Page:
Sunday, March 31, 2013

Church attendance and predictive models

Happy Easter, to those of you who celebrate!

I did in fact make it to church this morning, which weirdly enough got me pondering predictive models.  The connection's not as tenuous as you might think.  The church I've been going to is incredibly large...the building that is.  My best guess is it could easily hold 1000 people.  From what I've counted*, there seems to be about 100 people there on typical Sunday mornings, which makes the place seem quite cavernous.  This morning I was not able to do my normal count (I let a seven year old pick where to sit, and ended up in the front row), so I was only able to get a brief glance at the crowd.  It occurred to me that it's extremely hard to estimate the size of a crowd that is in such an outsized space, especially when that crowd distributes themselves as New England churchgoers tend to.

All of this got me to browsing around the web, looking for any data on church attendance, which led me to this article for church leaders about attendance trends.  It's a bit long, but it has some interesting research in to who goes to church and who says they go to church.  What struck me as interesting though, was point number 7, on page number 5.  If you don't feel like clicking on the link, it's a model of how church attendance in America will look by 2050 (percentage of population down, raw numbers up).

What struck me about this was what a funny thing this was to model.  In order to model church attendance, one must fundamentally presume that it is a purely sociological phenomena that is likely to trend consistently for 40 years.  While I think that can make for some interesting numbers on a screen, it actually seems to violate some assumptions most Christians themselves would hold (i.e. that there is a Divine force involved that might not work on a linear scale).  I'm not saying he shouldn't have modeled this, but it did get me thinking about what types of behavior lend themselves to modeling and which ones do not.  Some phenomena change linearly, some exponentially, some decrease/increase step-wise.  I'm not sure which one church attendance fits in to, but I'd be interested in seeing the rationale for picking one over the others.

I've had a few people send me some studies that relied on models, and I think I'm going to try to take a look at some of them this week.  This could get interesting.

*I count people during hymn singing time.  I probably started doing this when I was about 4, as far as I can recall.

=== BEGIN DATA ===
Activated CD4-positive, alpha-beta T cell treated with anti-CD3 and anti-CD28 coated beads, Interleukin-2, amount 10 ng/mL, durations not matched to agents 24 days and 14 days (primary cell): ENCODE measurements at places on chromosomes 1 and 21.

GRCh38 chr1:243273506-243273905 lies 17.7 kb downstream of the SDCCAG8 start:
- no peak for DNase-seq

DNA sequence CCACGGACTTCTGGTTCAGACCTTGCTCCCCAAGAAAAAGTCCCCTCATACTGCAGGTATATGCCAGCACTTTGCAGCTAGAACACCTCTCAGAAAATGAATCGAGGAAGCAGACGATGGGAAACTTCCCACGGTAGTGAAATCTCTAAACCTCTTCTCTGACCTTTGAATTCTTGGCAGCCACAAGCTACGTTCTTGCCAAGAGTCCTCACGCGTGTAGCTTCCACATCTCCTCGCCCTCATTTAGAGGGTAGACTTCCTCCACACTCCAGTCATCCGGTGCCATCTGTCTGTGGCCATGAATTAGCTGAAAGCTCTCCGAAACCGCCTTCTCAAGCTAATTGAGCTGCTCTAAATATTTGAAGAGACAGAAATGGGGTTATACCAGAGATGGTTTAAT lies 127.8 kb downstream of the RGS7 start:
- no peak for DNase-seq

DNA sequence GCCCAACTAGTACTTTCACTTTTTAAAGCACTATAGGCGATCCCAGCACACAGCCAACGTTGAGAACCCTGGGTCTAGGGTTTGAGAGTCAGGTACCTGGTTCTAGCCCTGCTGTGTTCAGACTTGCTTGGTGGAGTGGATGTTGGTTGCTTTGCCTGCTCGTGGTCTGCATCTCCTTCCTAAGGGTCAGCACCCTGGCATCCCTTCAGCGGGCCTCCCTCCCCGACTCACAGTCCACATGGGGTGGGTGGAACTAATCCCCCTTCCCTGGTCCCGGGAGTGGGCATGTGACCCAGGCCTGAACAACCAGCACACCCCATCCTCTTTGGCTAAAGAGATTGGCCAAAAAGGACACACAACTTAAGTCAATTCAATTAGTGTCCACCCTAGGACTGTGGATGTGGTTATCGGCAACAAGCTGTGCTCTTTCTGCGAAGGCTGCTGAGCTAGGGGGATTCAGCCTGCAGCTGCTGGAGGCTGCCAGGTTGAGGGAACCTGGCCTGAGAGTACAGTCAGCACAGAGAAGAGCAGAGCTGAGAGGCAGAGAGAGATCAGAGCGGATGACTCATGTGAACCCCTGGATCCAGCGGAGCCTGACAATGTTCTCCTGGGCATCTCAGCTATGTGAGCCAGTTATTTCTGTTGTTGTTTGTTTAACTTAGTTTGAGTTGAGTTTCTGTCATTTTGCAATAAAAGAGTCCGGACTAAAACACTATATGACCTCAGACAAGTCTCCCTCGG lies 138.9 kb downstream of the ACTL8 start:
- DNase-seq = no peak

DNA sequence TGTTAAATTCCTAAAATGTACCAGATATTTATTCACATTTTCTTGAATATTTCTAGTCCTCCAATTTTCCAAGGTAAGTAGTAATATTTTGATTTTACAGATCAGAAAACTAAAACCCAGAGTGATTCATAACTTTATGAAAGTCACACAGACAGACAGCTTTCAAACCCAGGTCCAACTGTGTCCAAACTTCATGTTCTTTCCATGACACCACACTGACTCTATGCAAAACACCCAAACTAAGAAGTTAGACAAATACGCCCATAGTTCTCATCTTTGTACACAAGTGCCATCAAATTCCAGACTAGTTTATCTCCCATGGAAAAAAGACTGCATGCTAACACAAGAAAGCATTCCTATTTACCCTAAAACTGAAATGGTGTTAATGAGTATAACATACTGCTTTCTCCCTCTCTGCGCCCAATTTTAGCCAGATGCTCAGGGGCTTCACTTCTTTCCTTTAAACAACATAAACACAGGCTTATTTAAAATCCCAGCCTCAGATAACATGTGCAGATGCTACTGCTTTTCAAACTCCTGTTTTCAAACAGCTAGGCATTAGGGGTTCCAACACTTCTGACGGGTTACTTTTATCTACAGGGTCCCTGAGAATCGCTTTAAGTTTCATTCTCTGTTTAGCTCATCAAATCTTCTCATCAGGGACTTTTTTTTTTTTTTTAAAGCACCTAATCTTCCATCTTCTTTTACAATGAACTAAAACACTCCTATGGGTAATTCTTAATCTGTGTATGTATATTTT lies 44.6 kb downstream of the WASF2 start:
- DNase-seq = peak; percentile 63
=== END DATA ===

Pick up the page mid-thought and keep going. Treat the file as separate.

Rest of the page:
1. Having spent some time running the board (and having my own unpopular ideas about what role the congregation should have in the mix) I've tended to try to estimate what fraction of the congregation is singing. ("The more drum and electric guitar, the lower the fraction of people who can hear themselves well enough to sing" is my hypothesis)

    But wrt changes in attendance, remember C.S Lewis God in the Dock?

    The ‘decline of religion’ so often lamented (or welcomed) is held to be shown by empty chapels. Now it is quite true that chapels which were full in 1900 are empty in 1946. But this change was not gradual. It occurred at the precise moment when chapel ceased to be compulsory… The withdrawal of compulsion did not create a new religious situation, but only revealed the situation which had long existed. And this is typical of the ‘decline in religion’ all over England.

    1. It's a bit similar to the situation with divorce rates...with the advent of no fault divorces, the divorce rate climbed, then slowed, then leveled. These things rarely go linearly all the way to the axis.

      Your first paragraph needs to be turned in to a formal study. You've likely just added a new element to my counting habit.

  2. As for music, you need a critical mass or it's an uphill battle. I say this having been a worship leader in a very small New England church. I am reveling in the drum and guitar work at the larger church, carrying some of the weight.

    Part of that was the congregation, a very educated, reserved, mainstream-raised group. My son joked that the archetypal hymn-singing for us was for everyone to stand and read along silently while Kathy played. Yet this was also a group that had lots of musical background.